Nobel Laureate Kailash Satyarthi is happy that the issue of child slavery is now globally recognised. Speaking to The Indian Express after the announcement of the prize, Satyarthi said, “I would like to dedicate this award to the people of India and all children in slavery. It is a myth that poverty leads to child labour. In fact, child labour causes poverty since it leads to illiteracy. Without education, there can be no jobs and so people stay poor.”
He said the problem of child labour was not limited to India. “It is not just the children of India but of the world who suffer. Its end is inevitable but we have to struggle hard to get there,” he said.
“It is a great honour for thousands of children who are still languishing in slavery. I remember all those children who have been working in stone quarries and mines. They remain invisible. This is also an honour to fellow Indians,” Satyarthi said.
Satyarthi agrees with the Nobel Committee that “it as an important point for a Hindu and a Muslim, an Indian and a Pakistani, to join in a common struggle for education and against extremism”. He said giving a joint award to a person from India and Pakistan is a big statement from the Nobel Committee, adding that the “committee’s statement should be seen as a message to the citizens of both countries.”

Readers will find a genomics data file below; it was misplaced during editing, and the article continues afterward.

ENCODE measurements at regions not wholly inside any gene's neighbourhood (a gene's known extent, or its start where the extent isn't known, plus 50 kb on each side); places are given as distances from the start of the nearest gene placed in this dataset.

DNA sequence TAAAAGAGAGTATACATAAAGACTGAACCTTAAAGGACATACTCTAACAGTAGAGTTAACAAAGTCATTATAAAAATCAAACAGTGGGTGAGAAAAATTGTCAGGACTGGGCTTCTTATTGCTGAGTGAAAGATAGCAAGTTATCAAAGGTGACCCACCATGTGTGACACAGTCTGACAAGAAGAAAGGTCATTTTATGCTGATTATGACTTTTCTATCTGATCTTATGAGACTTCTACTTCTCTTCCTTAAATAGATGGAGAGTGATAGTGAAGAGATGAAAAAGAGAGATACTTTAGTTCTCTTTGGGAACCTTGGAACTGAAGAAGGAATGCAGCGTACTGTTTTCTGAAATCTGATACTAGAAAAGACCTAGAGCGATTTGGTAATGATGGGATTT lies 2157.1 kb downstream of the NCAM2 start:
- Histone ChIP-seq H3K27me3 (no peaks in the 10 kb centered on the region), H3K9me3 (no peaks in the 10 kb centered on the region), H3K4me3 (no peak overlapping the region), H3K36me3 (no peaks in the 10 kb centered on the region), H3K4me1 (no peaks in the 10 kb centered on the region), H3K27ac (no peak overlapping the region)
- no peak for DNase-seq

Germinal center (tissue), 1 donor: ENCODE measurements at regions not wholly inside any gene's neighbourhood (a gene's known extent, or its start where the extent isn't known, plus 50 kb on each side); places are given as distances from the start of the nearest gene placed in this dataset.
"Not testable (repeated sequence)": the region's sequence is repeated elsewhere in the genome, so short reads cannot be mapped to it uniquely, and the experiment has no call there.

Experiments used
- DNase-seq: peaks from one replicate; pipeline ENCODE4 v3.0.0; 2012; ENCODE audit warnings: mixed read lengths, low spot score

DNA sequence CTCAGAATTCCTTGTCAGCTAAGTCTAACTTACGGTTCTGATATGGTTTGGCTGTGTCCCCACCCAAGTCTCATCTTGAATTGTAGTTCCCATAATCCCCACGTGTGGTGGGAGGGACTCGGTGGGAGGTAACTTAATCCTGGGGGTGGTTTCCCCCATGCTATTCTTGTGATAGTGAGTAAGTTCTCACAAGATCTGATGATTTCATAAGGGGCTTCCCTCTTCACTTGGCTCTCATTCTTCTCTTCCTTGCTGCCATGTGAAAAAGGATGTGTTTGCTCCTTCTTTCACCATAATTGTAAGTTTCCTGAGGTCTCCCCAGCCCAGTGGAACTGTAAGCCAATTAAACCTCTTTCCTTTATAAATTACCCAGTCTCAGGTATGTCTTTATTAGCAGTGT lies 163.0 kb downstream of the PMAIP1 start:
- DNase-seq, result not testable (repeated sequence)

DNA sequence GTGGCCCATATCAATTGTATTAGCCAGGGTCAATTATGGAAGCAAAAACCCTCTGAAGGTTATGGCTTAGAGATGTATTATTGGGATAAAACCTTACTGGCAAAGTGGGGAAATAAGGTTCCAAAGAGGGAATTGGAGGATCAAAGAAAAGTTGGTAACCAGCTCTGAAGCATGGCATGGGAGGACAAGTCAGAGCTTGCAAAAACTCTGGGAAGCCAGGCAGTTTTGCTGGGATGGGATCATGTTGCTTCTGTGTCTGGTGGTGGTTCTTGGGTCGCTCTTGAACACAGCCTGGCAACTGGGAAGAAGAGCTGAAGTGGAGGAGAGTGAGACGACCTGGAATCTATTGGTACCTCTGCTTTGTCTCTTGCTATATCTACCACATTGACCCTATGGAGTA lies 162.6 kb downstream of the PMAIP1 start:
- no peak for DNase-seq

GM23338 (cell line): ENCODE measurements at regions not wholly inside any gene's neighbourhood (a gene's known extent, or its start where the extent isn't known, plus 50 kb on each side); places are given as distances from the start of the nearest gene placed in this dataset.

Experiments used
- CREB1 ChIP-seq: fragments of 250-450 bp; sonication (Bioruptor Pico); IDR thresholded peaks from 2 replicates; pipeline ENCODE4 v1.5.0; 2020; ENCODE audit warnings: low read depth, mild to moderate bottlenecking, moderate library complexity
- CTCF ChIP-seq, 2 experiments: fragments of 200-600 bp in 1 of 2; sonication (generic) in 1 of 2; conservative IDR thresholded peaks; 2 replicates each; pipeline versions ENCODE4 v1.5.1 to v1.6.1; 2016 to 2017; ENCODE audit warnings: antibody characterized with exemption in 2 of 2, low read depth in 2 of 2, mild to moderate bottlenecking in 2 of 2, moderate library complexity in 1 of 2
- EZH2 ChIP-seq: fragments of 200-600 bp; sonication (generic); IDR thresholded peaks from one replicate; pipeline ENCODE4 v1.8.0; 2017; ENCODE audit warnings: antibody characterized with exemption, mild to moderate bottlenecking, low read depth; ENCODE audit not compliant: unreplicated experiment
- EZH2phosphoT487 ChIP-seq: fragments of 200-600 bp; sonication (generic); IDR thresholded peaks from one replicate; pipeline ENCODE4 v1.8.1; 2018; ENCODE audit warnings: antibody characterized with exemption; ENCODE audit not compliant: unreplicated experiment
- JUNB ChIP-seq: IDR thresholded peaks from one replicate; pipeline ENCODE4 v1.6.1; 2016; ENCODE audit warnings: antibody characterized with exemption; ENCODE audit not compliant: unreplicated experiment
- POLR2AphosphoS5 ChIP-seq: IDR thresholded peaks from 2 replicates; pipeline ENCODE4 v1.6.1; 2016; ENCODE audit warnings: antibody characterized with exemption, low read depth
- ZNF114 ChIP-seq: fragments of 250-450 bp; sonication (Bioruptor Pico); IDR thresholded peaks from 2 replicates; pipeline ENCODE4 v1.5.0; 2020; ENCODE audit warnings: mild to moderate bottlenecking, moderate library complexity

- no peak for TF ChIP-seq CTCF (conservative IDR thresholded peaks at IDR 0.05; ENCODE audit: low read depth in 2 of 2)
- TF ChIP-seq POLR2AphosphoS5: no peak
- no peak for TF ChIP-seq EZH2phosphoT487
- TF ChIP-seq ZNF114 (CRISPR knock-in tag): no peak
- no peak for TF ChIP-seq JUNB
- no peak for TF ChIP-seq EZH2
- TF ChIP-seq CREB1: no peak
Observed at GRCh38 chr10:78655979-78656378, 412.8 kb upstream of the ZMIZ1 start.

He said he had spoken to Malala Yousafzai on a few occasions and shared stage with her as well. “I will speak to her today and ask her to work on peace for children. I will invite Malala Yousufzai to join hands to establish peace – a must for children, for every Indian, for every Pakistani and for every citizen of the world,” he told reporters at the office of his charity, Bachpan Bachao Andolan, in the New Delhi.
Talking about his hometown Vidisha in Madhya Pradesh, Satyarthi said, “I was born there and started my work from there. This place was home to Emperor Ashoka’s in-laws. The country’s first peace agents were Ashoka’s children, Mahendra and Sanghamitra.”